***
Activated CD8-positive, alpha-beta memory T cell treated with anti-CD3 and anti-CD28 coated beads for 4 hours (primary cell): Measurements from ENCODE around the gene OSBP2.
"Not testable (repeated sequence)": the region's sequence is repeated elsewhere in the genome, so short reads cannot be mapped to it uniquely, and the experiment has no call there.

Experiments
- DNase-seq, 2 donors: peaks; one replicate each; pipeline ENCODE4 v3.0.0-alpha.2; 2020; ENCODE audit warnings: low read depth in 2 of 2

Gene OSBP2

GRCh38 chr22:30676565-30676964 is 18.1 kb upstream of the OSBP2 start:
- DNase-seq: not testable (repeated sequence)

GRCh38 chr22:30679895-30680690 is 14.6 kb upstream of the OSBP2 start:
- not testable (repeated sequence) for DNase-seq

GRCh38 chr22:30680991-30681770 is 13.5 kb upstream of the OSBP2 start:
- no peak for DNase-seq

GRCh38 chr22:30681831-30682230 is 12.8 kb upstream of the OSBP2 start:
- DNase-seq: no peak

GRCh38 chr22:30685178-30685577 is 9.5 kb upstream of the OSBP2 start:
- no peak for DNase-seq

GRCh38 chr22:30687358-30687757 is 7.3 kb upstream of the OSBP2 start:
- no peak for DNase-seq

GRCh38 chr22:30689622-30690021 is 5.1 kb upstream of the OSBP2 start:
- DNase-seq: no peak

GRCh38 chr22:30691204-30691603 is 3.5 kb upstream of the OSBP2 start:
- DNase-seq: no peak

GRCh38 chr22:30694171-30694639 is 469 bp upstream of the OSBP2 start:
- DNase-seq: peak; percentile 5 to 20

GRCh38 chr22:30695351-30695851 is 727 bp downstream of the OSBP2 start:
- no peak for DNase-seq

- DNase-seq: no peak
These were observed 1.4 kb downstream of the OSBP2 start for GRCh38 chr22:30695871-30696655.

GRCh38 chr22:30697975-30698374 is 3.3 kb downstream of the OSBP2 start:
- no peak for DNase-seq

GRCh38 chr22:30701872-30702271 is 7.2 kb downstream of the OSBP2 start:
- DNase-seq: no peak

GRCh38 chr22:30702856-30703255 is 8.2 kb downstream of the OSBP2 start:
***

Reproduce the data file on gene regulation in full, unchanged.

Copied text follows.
Activated CD8-positive, alpha-beta memory T cell treated with anti-CD3 and anti-CD28 coated beads for 4 hours (primary cell): Measurements from ENCODE around the gene OSBP2.
"Not testable (repeated sequence)": the region's sequence is repeated elsewhere in the genome, so short reads cannot be mapped to it uniquely, and the experiment has no call there.

Experiments
- DNase-seq, 2 donors: peaks; one replicate each; pipeline ENCODE4 v3.0.0-alpha.2; 2020; ENCODE audit warnings: low read depth in 2 of 2

Gene OSBP2

GRCh38 chr22:30676565-30676964 is 18.1 kb upstream of the OSBP2 start:
- DNase-seq: not testable (repeated sequence)

GRCh38 chr22:30679895-30680690 is 14.6 kb upstream of the OSBP2 start:
- not testable (repeated sequence) for DNase-seq

GRCh38 chr22:30680991-30681770 is 13.5 kb upstream of the OSBP2 start:
- no peak for DNase-seq

GRCh38 chr22:30681831-30682230 is 12.8 kb upstream of the OSBP2 start:
- DNase-seq: no peak

GRCh38 chr22:30685178-30685577 is 9.5 kb upstream of the OSBP2 start:
- no peak for DNase-seq

GRCh38 chr22:30687358-30687757 is 7.3 kb upstream of the OSBP2 start:
- no peak for DNase-seq

GRCh38 chr22:30689622-30690021 is 5.1 kb upstream of the OSBP2 start:
- DNase-seq: no peak

GRCh38 chr22:30691204-30691603 is 3.5 kb upstream of the OSBP2 start:
- DNase-seq: no peak

GRCh38 chr22:30694171-30694639 is 469 bp upstream of the OSBP2 start:
- DNase-seq: peak; percentile 5 to 20

GRCh38 chr22:30695351-30695851 is 727 bp downstream of the OSBP2 start:
- no peak for DNase-seq

- DNase-seq: no peak
These were observed 1.4 kb downstream of the OSBP2 start for GRCh38 chr22:30695871-30696655.

GRCh38 chr22:30697975-30698374 is 3.3 kb downstream of the OSBP2 start:
- no peak for DNase-seq

GRCh38 chr22:30701872-30702271 is 7.2 kb downstream of the OSBP2 start:
- DNase-seq: no peak

GRCh38 chr22:30702856-30703255 is 8.2 kb downstream of the OSBP2 start: